The Tjanpi Desert Weavers are an art collective involving over 400 Aboriginal women from twenty-six communities across the desert regions of South Australia, Western Australia and the Northern Territory. Tjanpi is the Pitjantjara word for dry spinifex grass. The women use grasses and coloured fibres to weave figurative sculptures and containers. Dried tjanpi is coiled and bundled in combination with other materials, such as coloured yarns and raffia, string and wire, animal fur, beads and seeds. Found objects are often incorporated into their works.

Coiling is an ancient technique, one which has been used by Aboriginal women over generations to make reed and grass stalk mats and baskets. As innovative artists, the Tjanpi Desert Weavers experiment with new ideas and materials and create new forms.

Nine senior Aboriginal women from Amata and Ernabella made the sculptures for this exhibition – Paarpakani (Take Flight) and Tjanpi Punu (Trees) – during bush camps in 2011. The colourful sculptures form a whimsical landscape, with giant flying birds forming the centrepiece of the Tjala artists’ installation of paintings and sculptures.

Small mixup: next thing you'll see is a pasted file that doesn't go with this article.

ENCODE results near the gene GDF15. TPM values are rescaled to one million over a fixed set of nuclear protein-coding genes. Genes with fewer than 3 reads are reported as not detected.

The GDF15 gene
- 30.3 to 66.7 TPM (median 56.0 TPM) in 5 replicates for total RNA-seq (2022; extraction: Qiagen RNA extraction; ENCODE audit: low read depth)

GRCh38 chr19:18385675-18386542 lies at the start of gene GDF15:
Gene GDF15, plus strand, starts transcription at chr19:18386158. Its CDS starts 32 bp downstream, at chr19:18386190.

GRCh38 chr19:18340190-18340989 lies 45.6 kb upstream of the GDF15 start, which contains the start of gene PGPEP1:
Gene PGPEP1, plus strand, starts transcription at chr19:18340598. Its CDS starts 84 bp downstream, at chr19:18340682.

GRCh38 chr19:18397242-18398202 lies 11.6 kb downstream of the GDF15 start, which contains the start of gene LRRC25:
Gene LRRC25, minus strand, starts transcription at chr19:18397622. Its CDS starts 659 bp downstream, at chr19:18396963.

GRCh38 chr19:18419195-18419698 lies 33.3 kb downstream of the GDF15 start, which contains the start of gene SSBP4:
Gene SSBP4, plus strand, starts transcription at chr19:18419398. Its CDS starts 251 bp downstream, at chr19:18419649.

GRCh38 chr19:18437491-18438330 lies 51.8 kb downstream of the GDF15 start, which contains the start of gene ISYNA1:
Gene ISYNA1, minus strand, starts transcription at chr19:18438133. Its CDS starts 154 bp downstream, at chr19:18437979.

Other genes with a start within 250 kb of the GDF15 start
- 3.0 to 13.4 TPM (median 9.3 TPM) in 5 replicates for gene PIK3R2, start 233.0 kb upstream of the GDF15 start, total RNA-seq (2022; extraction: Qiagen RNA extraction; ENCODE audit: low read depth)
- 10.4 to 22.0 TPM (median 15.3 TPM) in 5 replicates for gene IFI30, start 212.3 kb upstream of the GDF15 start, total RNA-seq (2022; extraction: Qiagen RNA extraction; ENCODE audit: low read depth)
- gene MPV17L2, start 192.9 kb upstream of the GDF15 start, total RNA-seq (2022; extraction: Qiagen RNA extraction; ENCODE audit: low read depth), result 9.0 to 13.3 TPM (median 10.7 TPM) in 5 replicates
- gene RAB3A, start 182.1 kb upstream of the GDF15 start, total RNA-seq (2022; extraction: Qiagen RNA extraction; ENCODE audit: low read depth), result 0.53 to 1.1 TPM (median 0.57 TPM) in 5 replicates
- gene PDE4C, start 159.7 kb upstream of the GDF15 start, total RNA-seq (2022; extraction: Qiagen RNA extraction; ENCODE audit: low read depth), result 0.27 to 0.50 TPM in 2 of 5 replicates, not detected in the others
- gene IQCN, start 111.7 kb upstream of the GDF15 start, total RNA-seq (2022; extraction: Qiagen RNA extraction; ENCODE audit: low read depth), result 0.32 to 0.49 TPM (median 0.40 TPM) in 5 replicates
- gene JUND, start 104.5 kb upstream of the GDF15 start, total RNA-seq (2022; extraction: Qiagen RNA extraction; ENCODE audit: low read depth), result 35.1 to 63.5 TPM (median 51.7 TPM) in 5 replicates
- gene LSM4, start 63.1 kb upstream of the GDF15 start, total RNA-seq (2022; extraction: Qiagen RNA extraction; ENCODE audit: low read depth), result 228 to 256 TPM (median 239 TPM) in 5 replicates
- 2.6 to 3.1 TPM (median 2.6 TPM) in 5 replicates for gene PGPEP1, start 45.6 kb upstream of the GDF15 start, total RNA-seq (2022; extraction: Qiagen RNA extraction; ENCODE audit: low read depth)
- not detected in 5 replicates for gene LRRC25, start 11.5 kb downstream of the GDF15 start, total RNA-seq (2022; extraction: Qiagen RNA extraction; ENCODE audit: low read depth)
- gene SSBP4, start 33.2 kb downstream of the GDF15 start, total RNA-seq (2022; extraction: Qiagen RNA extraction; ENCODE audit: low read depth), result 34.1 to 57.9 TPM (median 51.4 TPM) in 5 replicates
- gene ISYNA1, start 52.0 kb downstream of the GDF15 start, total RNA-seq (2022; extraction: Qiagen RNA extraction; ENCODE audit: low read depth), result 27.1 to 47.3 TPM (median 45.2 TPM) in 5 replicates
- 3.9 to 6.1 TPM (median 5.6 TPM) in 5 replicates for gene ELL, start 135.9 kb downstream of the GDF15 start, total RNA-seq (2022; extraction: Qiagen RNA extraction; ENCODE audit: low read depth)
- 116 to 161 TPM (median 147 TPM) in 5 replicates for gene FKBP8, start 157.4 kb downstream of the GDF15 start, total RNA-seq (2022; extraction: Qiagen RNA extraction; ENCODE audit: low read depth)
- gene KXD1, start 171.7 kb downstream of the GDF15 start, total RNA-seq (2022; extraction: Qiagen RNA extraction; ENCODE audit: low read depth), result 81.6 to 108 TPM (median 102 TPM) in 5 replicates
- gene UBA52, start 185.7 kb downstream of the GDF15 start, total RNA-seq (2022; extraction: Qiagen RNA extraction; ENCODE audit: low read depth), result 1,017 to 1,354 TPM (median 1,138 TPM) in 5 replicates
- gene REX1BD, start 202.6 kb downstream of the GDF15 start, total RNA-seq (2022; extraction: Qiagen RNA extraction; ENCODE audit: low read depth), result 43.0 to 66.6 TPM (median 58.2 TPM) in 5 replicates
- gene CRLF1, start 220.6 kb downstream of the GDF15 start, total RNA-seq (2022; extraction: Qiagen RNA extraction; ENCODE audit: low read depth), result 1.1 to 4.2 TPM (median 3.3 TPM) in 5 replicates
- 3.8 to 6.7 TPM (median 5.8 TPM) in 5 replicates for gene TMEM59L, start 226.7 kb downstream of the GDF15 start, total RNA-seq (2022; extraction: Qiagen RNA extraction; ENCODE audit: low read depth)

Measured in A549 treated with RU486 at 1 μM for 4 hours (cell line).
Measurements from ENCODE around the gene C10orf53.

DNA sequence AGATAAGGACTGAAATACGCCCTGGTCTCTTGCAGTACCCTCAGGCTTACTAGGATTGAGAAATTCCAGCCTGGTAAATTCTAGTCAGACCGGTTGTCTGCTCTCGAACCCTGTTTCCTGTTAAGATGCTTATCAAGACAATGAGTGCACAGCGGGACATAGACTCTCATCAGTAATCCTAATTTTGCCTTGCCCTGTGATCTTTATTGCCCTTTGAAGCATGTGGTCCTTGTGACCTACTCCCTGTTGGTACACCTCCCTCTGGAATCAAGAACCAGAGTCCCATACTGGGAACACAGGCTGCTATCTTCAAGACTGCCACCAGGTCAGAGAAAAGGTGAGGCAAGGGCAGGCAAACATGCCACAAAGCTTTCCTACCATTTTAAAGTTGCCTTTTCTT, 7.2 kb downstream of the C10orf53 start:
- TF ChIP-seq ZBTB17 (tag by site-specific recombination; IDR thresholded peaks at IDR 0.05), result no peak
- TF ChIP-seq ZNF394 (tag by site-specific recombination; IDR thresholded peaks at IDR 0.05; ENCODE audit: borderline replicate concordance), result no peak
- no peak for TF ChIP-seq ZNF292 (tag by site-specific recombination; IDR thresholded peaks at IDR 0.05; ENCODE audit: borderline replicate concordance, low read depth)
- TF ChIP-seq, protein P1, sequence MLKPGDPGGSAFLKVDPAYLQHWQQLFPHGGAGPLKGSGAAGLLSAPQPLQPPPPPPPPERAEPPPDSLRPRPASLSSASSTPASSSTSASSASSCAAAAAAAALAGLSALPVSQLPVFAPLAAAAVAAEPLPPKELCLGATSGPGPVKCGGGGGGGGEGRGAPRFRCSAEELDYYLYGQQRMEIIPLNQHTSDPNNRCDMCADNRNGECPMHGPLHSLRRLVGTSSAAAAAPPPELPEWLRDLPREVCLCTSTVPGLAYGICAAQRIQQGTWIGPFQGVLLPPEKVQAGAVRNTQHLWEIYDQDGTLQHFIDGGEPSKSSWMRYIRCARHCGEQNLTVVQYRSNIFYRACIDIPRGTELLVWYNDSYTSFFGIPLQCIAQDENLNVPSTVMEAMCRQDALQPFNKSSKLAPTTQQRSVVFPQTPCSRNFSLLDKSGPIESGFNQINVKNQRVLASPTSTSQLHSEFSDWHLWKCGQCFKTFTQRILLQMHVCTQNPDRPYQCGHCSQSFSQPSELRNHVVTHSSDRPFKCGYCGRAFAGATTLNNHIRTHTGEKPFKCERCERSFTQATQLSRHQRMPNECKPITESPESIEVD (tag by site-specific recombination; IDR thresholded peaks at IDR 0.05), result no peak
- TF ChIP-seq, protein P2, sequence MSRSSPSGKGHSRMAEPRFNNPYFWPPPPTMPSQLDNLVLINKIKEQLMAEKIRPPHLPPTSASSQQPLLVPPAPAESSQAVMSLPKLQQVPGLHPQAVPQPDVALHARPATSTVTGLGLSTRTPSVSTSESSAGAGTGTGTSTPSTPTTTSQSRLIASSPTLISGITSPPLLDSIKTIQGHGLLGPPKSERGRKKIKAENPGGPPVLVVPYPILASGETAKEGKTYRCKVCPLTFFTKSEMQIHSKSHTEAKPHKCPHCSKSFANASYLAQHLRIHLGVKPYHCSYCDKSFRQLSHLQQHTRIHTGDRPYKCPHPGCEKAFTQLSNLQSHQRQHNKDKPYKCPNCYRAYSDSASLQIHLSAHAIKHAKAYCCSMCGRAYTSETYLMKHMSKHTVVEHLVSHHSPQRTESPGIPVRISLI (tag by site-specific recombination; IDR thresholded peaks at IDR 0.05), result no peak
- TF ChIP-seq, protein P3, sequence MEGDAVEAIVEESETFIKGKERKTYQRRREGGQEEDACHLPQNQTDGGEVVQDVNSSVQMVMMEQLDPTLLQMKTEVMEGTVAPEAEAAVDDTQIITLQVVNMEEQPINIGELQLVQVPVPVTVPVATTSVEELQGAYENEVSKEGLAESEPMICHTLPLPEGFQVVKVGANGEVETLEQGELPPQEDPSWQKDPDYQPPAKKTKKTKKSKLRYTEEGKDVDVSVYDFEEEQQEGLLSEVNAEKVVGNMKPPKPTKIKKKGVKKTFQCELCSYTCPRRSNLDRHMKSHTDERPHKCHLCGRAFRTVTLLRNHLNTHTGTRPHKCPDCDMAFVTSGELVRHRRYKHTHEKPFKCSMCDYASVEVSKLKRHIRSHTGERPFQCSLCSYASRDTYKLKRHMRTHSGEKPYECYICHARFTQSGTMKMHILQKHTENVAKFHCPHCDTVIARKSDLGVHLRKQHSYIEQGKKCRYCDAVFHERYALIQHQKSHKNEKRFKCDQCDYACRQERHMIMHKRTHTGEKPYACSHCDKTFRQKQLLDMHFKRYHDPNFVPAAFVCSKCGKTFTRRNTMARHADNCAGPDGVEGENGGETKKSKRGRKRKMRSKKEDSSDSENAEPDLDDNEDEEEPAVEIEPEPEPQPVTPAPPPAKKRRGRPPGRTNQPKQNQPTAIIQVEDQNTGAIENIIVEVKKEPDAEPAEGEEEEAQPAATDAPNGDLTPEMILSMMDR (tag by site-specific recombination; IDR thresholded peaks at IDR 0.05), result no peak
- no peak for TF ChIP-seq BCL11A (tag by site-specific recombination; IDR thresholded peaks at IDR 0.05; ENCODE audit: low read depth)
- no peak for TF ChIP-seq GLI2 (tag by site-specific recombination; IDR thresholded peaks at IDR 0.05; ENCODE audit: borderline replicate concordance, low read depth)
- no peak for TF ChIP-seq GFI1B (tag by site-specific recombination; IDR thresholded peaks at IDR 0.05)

For Anangu artists, their works of art are the land and the people, and hence it is not surprising that the art takes myriad forms.
Nici Cumpston and Lisa Slade

Woven tjina (footprints) were created especially for HEARTLAND and reflect the tracking of footprints, which is such a vital part of bush life.

Paarpakani (Take Flight) shows the artists’ observations of local raptors hunting prey. Also represented are traditional healers called Ngangkari, placed on the backs of two of the birds. Woven Punu (trees) provide homes for birds and tell ancestral creation stories about the importance of the trees in Aboriginal culture.


Discuss how the Tjanpi Desert Weavers’ works of art connect with their traditional lands and stories.

Find out how Aboriginal women add colour and texture to their weavings and sculptures.

Are the Tjanpi works of art contemporary works, even though traditional weaving techniques are used? Research their other projects.


Use found objects and string to create your own sculptural creature.